John Ransom

It’s official: Nothing matters but getting the next great fix.

Hook us up Doc, feed it to us; inject it. It doesn’t matter how we get it, as long as we get it.

The future doesn’t matter, as long as we get high immediately.

The drug of choice is government money of course.

The examples are legion.

The Congressional Budget Office, responding to a request from congressman Chris Van Hollen, Democrat rep. from the People’s Republic of Maryland, said this week that while cutting government spending now will marginally hurt growth the next few years, in future years it will help the economy grow.

“Although output would be greater and employment higher in the next few years if the spending reductions under current law were reversed,” says a portion of the CBO letter to Van Hollen quoted in the Washington Post, “that policy would lead to greater federal debt, which would eventually reduce the nation’s output and income below what would occur under current law.”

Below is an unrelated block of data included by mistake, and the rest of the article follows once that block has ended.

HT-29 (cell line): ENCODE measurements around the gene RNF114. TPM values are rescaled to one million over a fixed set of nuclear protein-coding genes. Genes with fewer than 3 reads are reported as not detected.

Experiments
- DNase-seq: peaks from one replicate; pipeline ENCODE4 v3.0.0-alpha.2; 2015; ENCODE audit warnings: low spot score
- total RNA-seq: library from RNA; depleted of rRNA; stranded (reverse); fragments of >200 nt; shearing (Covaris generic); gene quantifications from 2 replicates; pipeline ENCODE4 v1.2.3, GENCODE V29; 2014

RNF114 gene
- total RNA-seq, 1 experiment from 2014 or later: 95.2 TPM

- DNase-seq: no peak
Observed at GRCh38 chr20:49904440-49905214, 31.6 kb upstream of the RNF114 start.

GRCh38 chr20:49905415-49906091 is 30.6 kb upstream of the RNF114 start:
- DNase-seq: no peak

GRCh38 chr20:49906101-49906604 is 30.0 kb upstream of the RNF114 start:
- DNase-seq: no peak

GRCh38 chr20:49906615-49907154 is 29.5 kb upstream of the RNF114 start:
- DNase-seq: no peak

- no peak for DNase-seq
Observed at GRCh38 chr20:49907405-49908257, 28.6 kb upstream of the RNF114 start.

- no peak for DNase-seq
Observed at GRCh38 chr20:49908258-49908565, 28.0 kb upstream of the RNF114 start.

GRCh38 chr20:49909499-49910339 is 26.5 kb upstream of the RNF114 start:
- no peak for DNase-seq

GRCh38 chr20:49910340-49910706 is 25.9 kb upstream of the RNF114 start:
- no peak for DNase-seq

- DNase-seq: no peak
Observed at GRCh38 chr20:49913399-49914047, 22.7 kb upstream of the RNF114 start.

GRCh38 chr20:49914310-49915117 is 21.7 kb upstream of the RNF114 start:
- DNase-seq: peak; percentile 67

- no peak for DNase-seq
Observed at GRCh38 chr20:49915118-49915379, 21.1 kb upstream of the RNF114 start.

But of course, that’s not the takeaway we’re seeing in the papers, so to speak. Or amongst politicians, who get their talking points from the papers…or vice versa.

CBO: Sequester cuts would cost up to 1.6M jobs through 2014, says The Hill!

CBO Says Reversing Sequester Would Boost Employment, Output, echoes the Wall Street Journal!!

Sequestration Will Prevent Creation Of Up To 1.6 Million Jobs In Next Year ..., is the predictable reaction of the Huffington Post!!!

“Oh, %@#$^#!!!!,”says I.

If there is a persistent war on anyone going on these days, it’s a war on our kids and grandkids.

Every time we borrow a dollar, it costs us ten future dollars –sometimes more- in debt service.

"It's the school district equivalent of a payday loan or a balloon payment that you might obligate yourself for," says Democrat Bill Lockyer, California’s state treasurer about one such arrangement common for school districts in the Golden-Plated State. "So you don't pay for, maybe, 20 years — and suddenly you have a spike in interest rates that's extraordinary."


John Ransom

John Ransom is the Finance Editor for Townhall Finance.